Additionally, according to PHO, there have been reports of potential asymptomatic transmission of the virus. If the virus can be transferred during the incubation period, then a person can spread the virus unknowingly for 5 days.
Airborne transmission has not been ruled out. According to the Public Health Agency of Canada “Significant additional information is still required to identify the cause of the outbreak, to fully understand how the disease is transmitted, and the severity of illness it causes in humans.”
Should I wear a mask on board an airplane?
It is very important to understand the different types of “masks” which exist. As mentioned in the first update (below), surgical masks are not designed to filter air that is breathed in – they only capture large droplets from the wearer.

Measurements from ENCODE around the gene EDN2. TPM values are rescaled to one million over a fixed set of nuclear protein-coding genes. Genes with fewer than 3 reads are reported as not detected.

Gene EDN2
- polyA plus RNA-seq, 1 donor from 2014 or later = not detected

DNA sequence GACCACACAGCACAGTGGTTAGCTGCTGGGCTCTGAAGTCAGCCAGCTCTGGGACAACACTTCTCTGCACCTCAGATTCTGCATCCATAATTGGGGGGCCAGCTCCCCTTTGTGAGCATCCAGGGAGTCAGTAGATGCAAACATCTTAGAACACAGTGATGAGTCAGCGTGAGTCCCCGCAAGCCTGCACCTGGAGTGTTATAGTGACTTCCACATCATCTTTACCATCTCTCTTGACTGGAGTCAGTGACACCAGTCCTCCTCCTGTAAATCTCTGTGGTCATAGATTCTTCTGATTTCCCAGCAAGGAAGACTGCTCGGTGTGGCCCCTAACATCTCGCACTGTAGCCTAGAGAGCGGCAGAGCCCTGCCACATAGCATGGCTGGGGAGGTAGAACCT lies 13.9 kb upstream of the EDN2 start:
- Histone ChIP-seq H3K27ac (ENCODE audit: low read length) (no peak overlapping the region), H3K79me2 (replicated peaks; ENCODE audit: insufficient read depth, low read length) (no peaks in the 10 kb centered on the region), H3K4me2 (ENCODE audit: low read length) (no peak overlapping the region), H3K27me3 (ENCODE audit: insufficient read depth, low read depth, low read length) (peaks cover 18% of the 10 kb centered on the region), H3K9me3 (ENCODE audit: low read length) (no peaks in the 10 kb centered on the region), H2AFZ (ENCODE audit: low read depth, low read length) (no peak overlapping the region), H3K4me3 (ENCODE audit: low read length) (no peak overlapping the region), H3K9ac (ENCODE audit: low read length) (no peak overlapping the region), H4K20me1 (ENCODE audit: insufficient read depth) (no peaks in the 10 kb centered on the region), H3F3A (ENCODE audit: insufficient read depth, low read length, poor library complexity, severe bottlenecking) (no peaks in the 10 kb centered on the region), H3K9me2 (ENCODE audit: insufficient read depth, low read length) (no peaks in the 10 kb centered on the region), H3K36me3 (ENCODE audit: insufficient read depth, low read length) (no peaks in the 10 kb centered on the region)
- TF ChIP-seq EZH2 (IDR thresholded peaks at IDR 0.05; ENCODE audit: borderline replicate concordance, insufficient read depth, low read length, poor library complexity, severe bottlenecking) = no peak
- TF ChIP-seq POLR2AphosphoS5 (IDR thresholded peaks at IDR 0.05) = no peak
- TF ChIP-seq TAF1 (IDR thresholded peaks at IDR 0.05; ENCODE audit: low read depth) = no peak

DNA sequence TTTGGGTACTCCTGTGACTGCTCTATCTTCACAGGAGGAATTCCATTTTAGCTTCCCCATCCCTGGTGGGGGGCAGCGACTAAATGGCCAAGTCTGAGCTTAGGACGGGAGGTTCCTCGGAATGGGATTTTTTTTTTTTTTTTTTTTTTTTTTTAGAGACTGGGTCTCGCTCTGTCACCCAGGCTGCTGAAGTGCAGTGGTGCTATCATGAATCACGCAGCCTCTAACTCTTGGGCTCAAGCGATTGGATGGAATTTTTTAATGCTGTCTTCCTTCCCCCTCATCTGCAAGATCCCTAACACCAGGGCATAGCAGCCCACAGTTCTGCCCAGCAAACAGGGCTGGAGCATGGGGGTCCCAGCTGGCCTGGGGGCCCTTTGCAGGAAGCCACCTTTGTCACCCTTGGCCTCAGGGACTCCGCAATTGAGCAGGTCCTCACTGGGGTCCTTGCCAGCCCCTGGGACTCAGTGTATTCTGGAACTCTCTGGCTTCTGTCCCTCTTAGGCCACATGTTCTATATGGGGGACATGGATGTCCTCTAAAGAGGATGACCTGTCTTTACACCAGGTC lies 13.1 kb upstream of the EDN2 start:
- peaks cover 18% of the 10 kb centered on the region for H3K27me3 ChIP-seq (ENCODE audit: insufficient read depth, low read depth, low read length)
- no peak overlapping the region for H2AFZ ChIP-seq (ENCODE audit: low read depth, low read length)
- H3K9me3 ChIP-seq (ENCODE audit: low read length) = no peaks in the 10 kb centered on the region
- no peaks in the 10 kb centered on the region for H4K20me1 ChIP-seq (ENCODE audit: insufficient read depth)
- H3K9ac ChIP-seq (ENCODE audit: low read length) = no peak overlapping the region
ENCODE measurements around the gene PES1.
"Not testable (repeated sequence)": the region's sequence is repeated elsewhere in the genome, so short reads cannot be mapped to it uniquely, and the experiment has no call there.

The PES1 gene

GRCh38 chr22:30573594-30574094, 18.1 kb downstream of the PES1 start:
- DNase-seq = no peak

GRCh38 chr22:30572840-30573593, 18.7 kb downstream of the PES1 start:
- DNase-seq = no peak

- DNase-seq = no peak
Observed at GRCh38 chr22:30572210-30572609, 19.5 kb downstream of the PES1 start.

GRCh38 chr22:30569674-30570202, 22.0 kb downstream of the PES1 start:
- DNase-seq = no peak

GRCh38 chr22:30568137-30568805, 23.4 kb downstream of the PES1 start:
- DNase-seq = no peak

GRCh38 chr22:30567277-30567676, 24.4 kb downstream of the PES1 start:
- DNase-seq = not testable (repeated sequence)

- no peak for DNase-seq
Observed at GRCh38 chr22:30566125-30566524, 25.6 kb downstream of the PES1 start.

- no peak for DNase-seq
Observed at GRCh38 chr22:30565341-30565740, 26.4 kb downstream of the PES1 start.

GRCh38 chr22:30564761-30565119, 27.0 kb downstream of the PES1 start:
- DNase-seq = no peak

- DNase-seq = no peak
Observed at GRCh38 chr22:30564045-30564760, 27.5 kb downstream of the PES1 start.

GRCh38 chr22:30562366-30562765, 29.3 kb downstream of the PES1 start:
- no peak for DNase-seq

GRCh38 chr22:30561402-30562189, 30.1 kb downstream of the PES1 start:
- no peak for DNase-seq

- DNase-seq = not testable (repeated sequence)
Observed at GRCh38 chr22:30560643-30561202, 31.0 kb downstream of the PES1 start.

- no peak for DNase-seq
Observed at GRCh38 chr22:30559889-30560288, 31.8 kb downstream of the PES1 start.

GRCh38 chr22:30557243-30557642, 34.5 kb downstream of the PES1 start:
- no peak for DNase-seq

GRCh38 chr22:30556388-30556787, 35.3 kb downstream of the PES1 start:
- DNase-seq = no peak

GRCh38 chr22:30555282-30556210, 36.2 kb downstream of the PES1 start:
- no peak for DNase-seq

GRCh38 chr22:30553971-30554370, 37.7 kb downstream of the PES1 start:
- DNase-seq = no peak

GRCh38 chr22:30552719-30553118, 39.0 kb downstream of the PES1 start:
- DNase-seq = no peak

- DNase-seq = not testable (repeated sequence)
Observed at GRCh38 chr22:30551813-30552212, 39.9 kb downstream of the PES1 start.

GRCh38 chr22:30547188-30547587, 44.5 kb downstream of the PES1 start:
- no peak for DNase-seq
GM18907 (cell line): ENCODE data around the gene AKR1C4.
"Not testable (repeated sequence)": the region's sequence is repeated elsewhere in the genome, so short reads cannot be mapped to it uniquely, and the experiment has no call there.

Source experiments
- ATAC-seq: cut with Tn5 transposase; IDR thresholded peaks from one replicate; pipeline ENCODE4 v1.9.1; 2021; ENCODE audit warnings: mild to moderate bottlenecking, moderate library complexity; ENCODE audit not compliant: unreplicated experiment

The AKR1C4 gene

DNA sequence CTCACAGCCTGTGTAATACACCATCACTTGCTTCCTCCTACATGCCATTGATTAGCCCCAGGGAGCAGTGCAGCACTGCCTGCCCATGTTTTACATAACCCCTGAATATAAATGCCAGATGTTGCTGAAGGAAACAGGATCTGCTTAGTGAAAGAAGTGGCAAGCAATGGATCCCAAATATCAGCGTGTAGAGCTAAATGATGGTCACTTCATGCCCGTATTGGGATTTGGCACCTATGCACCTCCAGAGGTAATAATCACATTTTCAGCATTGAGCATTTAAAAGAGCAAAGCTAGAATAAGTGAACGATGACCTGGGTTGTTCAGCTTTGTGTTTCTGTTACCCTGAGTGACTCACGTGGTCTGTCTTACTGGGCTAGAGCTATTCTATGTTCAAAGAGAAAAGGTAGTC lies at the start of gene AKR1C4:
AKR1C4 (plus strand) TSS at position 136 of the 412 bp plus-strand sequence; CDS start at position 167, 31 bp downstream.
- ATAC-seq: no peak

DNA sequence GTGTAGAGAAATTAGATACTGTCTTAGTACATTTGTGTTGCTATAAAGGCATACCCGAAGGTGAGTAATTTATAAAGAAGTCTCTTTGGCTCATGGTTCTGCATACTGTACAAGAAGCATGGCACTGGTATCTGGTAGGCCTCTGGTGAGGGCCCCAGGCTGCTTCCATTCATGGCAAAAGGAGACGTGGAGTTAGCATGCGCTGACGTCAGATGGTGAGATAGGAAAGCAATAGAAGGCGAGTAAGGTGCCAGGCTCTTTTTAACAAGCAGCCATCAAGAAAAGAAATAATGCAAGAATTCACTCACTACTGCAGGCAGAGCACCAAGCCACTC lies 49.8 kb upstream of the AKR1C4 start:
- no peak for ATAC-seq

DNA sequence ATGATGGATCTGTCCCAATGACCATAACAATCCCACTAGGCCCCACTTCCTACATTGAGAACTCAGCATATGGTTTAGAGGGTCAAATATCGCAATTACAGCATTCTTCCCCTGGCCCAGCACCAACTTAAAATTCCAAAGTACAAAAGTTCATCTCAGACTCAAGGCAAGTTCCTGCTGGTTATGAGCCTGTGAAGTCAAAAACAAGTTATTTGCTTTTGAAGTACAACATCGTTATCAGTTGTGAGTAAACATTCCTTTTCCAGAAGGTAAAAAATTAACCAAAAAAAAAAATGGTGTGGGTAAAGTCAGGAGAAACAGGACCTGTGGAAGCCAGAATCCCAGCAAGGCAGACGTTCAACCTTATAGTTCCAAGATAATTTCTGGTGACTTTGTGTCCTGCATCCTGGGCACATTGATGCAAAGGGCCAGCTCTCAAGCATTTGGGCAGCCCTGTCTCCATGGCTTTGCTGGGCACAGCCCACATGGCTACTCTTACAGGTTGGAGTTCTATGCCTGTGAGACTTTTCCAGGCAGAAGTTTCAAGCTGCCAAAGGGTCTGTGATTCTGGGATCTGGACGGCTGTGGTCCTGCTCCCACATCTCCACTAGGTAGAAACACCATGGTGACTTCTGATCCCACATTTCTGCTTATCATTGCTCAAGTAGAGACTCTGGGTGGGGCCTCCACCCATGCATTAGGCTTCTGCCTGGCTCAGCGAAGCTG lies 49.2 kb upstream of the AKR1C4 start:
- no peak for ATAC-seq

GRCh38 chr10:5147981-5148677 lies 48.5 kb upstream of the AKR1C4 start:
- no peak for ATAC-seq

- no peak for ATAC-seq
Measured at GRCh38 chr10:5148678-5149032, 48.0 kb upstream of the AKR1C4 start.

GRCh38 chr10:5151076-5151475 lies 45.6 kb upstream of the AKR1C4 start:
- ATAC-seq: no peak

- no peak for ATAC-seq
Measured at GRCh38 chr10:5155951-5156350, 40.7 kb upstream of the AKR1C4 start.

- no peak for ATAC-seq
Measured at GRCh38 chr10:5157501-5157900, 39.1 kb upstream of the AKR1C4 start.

When workers ask whether a tight-fitting surgical mask provides any protection, the answer often is that it’s “better than nothing”. However, many people get a false sense of security that is not warranted while wearing surgical masks.
Following the precautionary principle, CUPE recommends that flight attendants who have to work closely with symptomatic people on board an airplane should be fitted for, and provided with, at least an N95 half-face respirator that provides a proper seal to the wearer’s face. This would require at least some of every crew to be fit-tested. If symptomatic passengers refuse to wear a surgical mask, then flight attendants should also where a face shield to protect droplets from getting into their eyes.
What should we do if someone shows signs of COVID-19 on the plane?
If a passenger is showing signs of the virus, they should be provided with – and told to wear – a surgical mask. This will help reduce the release of large droplets.